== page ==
In terms of education and professional training, Vietnamese of the first wave were noticeably superior to those of the four latter groups, who consisted mostly of students, small-business owners, farmers, fishermen, craftsmen, unskilled laborers, young men fleeing the military draft for the war against Cambodia, and children sent out by their parents to have a better life. With much lower levels of education, fewer job skills, and practically no knowledge of English, these latter groups experienced much difficulty in adjusting to the new environment (see Montero 1979; Caplan, Whitmore, and Choy 1989; Rutledge1992:13-28).

In terms of religious affiliation, Vietnamese refugees and immigrants represent the whole spectrum of religious traditions in Vietnam, from the indigenous religion often called animism to the three ancient imported religions, i.e., Buddhism, Confucianism, and Taoism, to the native religion of Caodaism, and of course Christianity (for information on these religions see Phan 1998:13-28). Though Catholic Christianity constitutes only 8 percent of the total population in Vietnam, in the U. S. it makes up 30 percent of Vietnamese Americans. The reason for this high proportion is that many Viet­namese Americans are Catholics who fled North Vietnam to the South in 1954 to es­cape communism. Having experienced first‑hand the evils of communism, they had much greater incentive to emigrate in 1975.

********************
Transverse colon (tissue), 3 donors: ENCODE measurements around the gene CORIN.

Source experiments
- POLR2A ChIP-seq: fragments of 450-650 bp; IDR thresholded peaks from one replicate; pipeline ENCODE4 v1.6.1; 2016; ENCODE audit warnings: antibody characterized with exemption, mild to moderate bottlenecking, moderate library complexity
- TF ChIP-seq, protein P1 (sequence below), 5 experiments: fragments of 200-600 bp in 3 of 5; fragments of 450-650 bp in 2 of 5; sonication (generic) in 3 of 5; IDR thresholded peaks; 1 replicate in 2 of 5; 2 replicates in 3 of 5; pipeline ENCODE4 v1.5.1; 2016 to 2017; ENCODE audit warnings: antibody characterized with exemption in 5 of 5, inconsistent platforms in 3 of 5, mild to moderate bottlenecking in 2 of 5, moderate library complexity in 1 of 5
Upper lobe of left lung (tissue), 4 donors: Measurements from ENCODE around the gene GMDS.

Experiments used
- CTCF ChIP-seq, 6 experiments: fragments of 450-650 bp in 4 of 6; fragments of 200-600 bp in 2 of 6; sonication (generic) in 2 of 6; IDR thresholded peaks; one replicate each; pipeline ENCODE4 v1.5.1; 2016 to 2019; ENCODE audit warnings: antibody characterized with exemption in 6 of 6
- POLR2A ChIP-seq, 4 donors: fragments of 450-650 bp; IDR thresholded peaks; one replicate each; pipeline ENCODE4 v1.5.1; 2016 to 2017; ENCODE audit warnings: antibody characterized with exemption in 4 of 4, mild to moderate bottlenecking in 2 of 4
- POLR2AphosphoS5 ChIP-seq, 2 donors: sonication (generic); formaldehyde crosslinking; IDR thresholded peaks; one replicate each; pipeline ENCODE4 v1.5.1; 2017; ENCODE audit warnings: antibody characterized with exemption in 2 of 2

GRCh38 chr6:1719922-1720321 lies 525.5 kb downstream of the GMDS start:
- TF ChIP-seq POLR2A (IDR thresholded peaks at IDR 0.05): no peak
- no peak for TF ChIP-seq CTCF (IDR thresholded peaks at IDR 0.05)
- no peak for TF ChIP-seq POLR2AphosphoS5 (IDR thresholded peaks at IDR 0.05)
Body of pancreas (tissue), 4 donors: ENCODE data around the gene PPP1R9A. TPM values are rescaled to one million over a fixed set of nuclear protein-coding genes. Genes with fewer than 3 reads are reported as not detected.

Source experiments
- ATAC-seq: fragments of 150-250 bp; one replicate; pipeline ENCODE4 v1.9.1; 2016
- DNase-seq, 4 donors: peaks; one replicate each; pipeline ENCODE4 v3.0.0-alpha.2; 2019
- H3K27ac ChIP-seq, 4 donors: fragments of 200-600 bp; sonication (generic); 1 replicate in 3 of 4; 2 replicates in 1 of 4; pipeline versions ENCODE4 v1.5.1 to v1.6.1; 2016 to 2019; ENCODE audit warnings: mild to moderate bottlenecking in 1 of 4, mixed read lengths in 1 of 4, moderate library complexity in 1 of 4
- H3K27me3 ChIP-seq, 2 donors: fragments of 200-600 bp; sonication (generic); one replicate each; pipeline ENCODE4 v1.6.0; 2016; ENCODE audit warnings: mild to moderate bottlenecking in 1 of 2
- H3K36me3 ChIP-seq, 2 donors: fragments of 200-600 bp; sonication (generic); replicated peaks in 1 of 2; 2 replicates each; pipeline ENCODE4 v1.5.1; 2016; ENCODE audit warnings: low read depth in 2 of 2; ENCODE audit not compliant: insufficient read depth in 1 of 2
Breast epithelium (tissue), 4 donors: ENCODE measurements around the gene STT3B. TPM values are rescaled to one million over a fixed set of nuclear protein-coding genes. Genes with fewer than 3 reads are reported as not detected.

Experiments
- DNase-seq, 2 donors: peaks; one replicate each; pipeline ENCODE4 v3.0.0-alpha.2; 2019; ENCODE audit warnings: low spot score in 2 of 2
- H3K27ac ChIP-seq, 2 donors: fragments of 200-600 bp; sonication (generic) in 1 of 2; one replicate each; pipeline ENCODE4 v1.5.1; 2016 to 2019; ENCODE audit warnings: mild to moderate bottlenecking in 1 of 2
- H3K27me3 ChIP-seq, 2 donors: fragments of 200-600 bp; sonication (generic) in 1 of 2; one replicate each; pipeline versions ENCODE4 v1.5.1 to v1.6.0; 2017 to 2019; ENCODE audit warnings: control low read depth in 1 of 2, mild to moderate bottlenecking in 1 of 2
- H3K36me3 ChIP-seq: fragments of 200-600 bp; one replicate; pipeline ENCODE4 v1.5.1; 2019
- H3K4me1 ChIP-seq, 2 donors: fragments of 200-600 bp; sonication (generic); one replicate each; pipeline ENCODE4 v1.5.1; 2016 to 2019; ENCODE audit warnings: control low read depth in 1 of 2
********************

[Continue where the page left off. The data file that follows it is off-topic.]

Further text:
As a whole, the Vietnamese have done well in the new country, as testified by economicsuccesses and the high educational achievement of their young.3

Vietnamese‑American Catholics